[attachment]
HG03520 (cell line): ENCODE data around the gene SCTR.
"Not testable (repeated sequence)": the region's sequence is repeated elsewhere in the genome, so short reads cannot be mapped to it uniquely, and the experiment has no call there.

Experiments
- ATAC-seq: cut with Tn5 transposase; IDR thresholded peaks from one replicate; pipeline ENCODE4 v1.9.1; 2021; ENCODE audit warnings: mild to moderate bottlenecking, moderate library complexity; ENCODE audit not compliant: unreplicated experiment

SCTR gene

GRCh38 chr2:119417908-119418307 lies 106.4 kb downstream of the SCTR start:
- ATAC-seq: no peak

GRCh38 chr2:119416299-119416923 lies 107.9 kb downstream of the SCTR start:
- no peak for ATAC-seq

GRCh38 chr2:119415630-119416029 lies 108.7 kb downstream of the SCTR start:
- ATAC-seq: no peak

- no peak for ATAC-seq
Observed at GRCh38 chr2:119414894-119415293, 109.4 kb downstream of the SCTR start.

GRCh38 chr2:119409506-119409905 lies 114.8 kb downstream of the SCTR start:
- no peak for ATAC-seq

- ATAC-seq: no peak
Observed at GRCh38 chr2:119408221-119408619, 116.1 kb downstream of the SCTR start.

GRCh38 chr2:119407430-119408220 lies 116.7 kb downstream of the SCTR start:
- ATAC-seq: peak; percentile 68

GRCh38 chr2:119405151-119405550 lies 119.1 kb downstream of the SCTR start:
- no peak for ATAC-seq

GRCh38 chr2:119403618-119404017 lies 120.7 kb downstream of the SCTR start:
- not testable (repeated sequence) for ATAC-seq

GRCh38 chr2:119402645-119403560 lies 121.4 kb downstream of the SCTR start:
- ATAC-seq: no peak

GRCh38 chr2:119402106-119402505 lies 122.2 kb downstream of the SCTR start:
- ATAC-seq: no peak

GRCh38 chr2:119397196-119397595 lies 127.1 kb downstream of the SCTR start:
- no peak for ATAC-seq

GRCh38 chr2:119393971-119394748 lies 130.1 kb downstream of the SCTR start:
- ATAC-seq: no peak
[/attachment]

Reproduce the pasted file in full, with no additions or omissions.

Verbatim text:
HG03520 (cell line): ENCODE data around the gene SCTR.
"Not testable (repeated sequence)": the region's sequence is repeated elsewhere in the genome, so short reads cannot be mapped to it uniquely, and the experiment has no call there.

Experiments
- ATAC-seq: cut with Tn5 transposase; IDR thresholded peaks from one replicate; pipeline ENCODE4 v1.9.1; 2021; ENCODE audit warnings: mild to moderate bottlenecking, moderate library complexity; ENCODE audit not compliant: unreplicated experiment

SCTR gene

GRCh38 chr2:119417908-119418307 lies 106.4 kb downstream of the SCTR start:
- ATAC-seq: no peak

GRCh38 chr2:119416299-119416923 lies 107.9 kb downstream of the SCTR start:
- no peak for ATAC-seq

GRCh38 chr2:119415630-119416029 lies 108.7 kb downstream of the SCTR start:
- ATAC-seq: no peak

- no peak for ATAC-seq
Observed at GRCh38 chr2:119414894-119415293, 109.4 kb downstream of the SCTR start.

GRCh38 chr2:119409506-119409905 lies 114.8 kb downstream of the SCTR start:
- no peak for ATAC-seq

- ATAC-seq: no peak
Observed at GRCh38 chr2:119408221-119408619, 116.1 kb downstream of the SCTR start.

GRCh38 chr2:119407430-119408220 lies 116.7 kb downstream of the SCTR start:
- ATAC-seq: peak; percentile 68

GRCh38 chr2:119405151-119405550 lies 119.1 kb downstream of the SCTR start:
- no peak for ATAC-seq

GRCh38 chr2:119403618-119404017 lies 120.7 kb downstream of the SCTR start:
- not testable (repeated sequence) for ATAC-seq

GRCh38 chr2:119402645-119403560 lies 121.4 kb downstream of the SCTR start:
- ATAC-seq: no peak

GRCh38 chr2:119402106-119402505 lies 122.2 kb downstream of the SCTR start:
- ATAC-seq: no peak

GRCh38 chr2:119397196-119397595 lies 127.1 kb downstream of the SCTR start:
- no peak for ATAC-seq

GRCh38 chr2:119393971-119394748 lies 130.1 kb downstream of the SCTR start:
- ATAC-seq: no peak